The fact that the association is exempt from paying sales tax for common areas then leads to the question of whether the community is entitled to a refund for the sales tax previously paid for utilities connected to the common elements of the community. The answer to that question is that, yes, the community may obtain a refund for such payments, but the refund will be limited to the previous three years only (Fla. Stat. §215.26). Additionally, to be entitled to the exemption on a continuing basis in the future, the association needs to complete and file a Sales and Use Tax Exemption Certificate with the State of Florida.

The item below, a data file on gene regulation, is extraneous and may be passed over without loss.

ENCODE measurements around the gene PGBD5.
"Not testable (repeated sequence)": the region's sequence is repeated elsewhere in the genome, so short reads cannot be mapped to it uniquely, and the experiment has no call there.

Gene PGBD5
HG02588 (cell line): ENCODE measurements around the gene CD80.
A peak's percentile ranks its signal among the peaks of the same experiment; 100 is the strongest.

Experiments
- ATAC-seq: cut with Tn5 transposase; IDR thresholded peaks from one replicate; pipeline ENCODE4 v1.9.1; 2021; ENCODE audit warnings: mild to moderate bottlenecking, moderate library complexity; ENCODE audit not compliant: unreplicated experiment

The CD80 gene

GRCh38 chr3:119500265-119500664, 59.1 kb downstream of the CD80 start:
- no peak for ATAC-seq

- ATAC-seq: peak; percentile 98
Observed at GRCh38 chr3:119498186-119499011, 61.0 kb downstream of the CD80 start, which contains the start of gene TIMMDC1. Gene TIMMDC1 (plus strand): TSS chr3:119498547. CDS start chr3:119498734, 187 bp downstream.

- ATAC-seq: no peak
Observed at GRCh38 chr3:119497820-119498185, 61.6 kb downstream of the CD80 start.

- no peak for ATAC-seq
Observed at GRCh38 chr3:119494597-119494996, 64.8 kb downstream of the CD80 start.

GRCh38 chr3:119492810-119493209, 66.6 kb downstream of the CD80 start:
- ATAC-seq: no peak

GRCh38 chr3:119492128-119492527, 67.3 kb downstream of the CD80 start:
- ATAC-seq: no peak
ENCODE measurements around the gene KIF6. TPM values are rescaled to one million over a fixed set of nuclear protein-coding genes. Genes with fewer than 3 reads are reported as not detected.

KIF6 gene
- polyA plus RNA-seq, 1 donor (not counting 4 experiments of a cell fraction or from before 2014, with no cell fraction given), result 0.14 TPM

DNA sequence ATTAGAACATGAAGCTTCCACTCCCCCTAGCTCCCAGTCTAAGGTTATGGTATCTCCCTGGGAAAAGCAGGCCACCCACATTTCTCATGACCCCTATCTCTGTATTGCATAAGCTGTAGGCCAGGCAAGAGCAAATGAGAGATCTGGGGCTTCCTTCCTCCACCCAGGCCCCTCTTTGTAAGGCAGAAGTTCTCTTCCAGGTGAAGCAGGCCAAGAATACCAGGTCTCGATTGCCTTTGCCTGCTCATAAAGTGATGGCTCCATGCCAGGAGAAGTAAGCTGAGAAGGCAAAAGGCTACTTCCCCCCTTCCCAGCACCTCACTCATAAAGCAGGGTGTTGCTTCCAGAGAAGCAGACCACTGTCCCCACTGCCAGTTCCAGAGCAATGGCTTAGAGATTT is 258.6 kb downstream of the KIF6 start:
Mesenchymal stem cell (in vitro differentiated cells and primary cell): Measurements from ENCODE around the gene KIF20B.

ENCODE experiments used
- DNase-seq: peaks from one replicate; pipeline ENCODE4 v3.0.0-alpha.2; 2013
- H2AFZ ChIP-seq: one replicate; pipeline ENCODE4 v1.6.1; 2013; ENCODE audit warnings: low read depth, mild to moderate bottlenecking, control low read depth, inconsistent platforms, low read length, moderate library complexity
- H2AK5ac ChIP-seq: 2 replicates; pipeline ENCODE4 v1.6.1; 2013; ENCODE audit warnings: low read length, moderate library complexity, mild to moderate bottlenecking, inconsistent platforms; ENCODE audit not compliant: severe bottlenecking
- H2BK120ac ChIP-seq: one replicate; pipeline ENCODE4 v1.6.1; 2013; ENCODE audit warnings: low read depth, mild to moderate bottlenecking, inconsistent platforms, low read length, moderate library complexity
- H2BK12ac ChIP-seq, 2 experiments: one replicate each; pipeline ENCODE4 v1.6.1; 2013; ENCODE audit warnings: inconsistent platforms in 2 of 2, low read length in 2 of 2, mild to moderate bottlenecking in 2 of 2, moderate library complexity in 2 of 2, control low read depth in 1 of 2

Therefore, if your homeowners’ or condominium owners’ association is presently paying sales tax for its utilities, the association should immediately assess whether any meters are providing power for solely common areas. If there are such meters, the association should file a Sales and Use Tax Exemption for any such meters, and should also seek a refund for the previous three years’ sales tax related those meters. If any meters in the community are providing power to common areas and non-exempt areas, the association should get a second meter so that all exempt power is registered to one meter and all nonexempt power is registered to another. Only then they will be able to take advantage of the exemption.